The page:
We would have liked to have stayed another day in Beaufort to enjoy First Fridays after Five where Bay Street is closed to traffic for a street party of fun, shopping and restaurants…but maybe we can catch it in the Spring.  Right now Mother Nature is whipping up some exciting weather and we need to be tied up.  Off we went to Thunderbolt Marina in Georgia where pelicans and dolphin kept us company throughout the day (11/5).  As expected Mother Nature is on a tear.  It’s raining like cats and dogs, the winds are swirling and the temps are 45F (weather folks say it feels like 37F – they are not wrong).  On the bright side 1) we are lovin’ our boat heater 2) all water is on the outside 3) warm Krispy Kreme donuts from the dock office and 4) perfect weather for an afternoon of college football (11/6).  Off we went to Aaron and Jenny’s for some football watching, chili on the stove, gooey brownies and a fire in the fireplace.  It was a great day.


Rise and shine and we decided to extend our stay by another night.  Hey – look at us staying while others move on…are we actually slowing down?!  The sun came out and the winds mellowed for a nice walk along the river (11/7).  The watermaker was pickled and we were headed to Tubby’s Tank House for the Patriot’s game.  This is livin’!  Great seats to watch the game and tasty game day snacks.  Our walk back to the marina was amazing with the night sky on spectacular display.


Days are starting sooner with the time change which had us tossing lines at 6.45am in the morning light (11/8).  We spent the day peacefully snaking through the salt marshes of Georgia’s barrier islands.  With gale force winds still swirling offshore Atlantic swell rolled in at ocean inlets like St Catherine and Sapelo sounds.  We love cities and have had fabulous meals lately in Charleston and Beaufort, SC...and met wonderful people, too.  However, we also love the quiet of nature.  Our anchorage for the night was in Crescent River.  We were alone except for a few fishing boats that went out for the night.  It’s just a wide spot in the ICW with bald eagles sharing a fish on the river banks, pelicans dive bombing and dolphin splashing.  Then the lights really went out and the Milky Way emerged.  Wow!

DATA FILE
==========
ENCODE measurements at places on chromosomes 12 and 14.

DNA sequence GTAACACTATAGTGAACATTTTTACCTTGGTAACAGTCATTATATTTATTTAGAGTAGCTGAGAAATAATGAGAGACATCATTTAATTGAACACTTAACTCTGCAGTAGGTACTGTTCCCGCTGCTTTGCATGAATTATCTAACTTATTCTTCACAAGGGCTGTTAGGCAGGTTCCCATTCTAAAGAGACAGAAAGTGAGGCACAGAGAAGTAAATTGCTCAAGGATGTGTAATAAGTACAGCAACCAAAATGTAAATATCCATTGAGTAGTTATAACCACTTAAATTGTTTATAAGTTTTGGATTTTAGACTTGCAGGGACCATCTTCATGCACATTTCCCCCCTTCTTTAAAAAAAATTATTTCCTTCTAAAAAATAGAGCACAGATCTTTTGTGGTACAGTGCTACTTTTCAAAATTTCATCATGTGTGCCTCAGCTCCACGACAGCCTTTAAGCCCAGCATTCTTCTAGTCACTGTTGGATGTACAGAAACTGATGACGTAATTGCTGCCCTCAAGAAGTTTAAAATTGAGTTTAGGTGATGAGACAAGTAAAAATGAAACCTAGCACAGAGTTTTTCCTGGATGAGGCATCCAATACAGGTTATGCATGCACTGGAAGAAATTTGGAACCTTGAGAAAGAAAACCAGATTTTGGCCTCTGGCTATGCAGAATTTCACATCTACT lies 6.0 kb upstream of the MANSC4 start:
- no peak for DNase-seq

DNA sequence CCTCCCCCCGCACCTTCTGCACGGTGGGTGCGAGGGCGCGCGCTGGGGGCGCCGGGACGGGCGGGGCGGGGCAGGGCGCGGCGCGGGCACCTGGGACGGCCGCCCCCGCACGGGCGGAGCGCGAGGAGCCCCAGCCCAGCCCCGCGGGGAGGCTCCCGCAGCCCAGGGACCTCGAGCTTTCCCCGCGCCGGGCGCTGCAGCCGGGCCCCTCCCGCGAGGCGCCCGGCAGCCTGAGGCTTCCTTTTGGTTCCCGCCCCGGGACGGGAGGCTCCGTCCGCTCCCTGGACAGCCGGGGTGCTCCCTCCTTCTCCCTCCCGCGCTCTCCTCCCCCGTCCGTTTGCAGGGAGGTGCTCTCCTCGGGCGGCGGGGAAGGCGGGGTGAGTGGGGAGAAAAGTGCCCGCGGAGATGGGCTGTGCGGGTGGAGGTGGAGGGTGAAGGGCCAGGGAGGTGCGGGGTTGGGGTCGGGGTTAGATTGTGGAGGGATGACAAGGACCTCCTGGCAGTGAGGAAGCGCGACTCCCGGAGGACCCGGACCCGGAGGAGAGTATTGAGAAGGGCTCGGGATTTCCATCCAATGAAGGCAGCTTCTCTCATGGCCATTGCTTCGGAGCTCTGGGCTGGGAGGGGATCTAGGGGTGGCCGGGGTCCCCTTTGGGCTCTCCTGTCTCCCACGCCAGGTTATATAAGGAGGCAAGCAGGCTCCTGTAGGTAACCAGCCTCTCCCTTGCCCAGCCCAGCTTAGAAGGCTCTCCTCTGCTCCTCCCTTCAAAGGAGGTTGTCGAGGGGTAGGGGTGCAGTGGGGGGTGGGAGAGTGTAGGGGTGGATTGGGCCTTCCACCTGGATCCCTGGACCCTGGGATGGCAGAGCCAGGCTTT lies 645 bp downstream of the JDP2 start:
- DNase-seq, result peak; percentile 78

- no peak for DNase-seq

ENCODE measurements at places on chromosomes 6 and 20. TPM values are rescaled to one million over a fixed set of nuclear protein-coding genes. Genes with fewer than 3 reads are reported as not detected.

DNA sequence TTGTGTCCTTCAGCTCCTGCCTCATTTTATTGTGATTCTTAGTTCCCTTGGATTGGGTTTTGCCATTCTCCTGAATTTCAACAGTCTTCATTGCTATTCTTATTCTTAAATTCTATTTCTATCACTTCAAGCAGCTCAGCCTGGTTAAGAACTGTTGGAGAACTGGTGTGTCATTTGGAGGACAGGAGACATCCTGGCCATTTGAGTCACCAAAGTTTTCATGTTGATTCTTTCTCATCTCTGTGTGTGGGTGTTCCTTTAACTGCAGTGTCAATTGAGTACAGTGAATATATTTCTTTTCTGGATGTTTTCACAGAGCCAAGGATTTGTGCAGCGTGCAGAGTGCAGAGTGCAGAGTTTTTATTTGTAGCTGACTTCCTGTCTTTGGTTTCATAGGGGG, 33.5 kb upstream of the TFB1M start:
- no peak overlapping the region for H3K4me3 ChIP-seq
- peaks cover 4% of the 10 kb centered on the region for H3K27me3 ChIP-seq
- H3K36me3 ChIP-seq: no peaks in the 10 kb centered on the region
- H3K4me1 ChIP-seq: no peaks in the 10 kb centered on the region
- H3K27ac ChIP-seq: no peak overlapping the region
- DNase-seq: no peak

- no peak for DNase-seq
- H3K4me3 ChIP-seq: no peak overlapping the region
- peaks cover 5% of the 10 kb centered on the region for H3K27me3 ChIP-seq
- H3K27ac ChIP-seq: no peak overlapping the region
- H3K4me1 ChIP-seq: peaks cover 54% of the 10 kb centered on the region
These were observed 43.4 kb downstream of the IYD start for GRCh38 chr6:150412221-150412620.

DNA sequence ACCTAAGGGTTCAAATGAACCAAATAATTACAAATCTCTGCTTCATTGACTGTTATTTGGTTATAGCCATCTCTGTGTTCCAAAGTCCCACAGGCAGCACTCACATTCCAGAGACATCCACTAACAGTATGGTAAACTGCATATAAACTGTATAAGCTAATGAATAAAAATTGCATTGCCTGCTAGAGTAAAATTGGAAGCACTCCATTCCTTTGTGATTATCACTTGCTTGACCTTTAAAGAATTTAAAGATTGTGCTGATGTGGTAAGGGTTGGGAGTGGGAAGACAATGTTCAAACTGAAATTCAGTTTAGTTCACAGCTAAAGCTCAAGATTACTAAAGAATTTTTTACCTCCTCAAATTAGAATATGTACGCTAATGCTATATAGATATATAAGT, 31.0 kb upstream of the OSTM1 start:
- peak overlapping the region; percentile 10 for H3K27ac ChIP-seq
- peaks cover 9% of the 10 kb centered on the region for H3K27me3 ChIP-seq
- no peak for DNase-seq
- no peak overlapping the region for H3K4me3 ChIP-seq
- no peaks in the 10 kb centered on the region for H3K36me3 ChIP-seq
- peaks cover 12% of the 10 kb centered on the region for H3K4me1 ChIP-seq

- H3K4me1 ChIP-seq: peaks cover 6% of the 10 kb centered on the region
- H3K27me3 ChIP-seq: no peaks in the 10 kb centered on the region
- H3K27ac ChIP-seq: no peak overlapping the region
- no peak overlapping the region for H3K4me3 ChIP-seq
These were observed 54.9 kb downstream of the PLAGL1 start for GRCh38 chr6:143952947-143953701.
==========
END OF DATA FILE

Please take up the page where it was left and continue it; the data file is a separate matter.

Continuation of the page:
Our day started as fisherman returned from a night of fishing and continued with an uneventful ride past St. Simons Island and into Brunswick Landing Marina (11/9).  Holy cow – the salvage work on the car carrier Golden Ray is almost complete.  This behemoth of a vessel was loaded with 4200 vehicles (capacity is 7742) and capsized in September 2019.  What?!  The exact details are squishy but the fact is – the ship was declared a total loss and needed to be removed.  The salvage work with enormous barges and massive cranes carved the carrier into smaller pieces with a chain functioning as a knife.  Yikes!  Up the river we passed the final stages of the salvage followed by the fishing fleet and finally our slip at Brunswick Landing Marina on Dock #6.


We set to work cleaning Barefeet from stem to stern: clothes and sheets into the free washing machines, bilge with the wet/dry vac and the anchor locker.  Sheesh – those muddy anchorages left a sludgey brown mess that will degrade the chain if it continues to sit in the muck.  So it was out with all the chain dropped at the slip, hosed out the mud on the locker walls and floor and replaced the chain into the cleaned locker…carefully cleaning the chain on the way back into the locker.  It is fun to feel the energy of adventure and travel in the air as boats are being readied for points south with waxing, greasing, unfurling and provisioning.  This is a great cruiser community.  As for us - we are at a crossroads and not sure of our next steps.  For now, we will keep Barefeet in Brunswick for about a month, fly briefly to Boston for Thanksgiving and return to the boat.  Florida marinas are full, full, full which has us pivoting…maybe stay at Brunswick Landing?  Maybe hope that marinas thin out when cruisers take off for the Bahamas?  We will play it by ear.  In the mean time there are marina Happy Hours three times per week, a charming town to walk and explore and warmer temperatures.  Our first Happy Hour was a cruiser organized chili cook-off which had 16 entries and loads of small cups to sample as many (or all) chilis for voting (11/10).  It was a hoot!  And we cannot wait to see this historic southern town decked out for Christmas.  Stay tuned.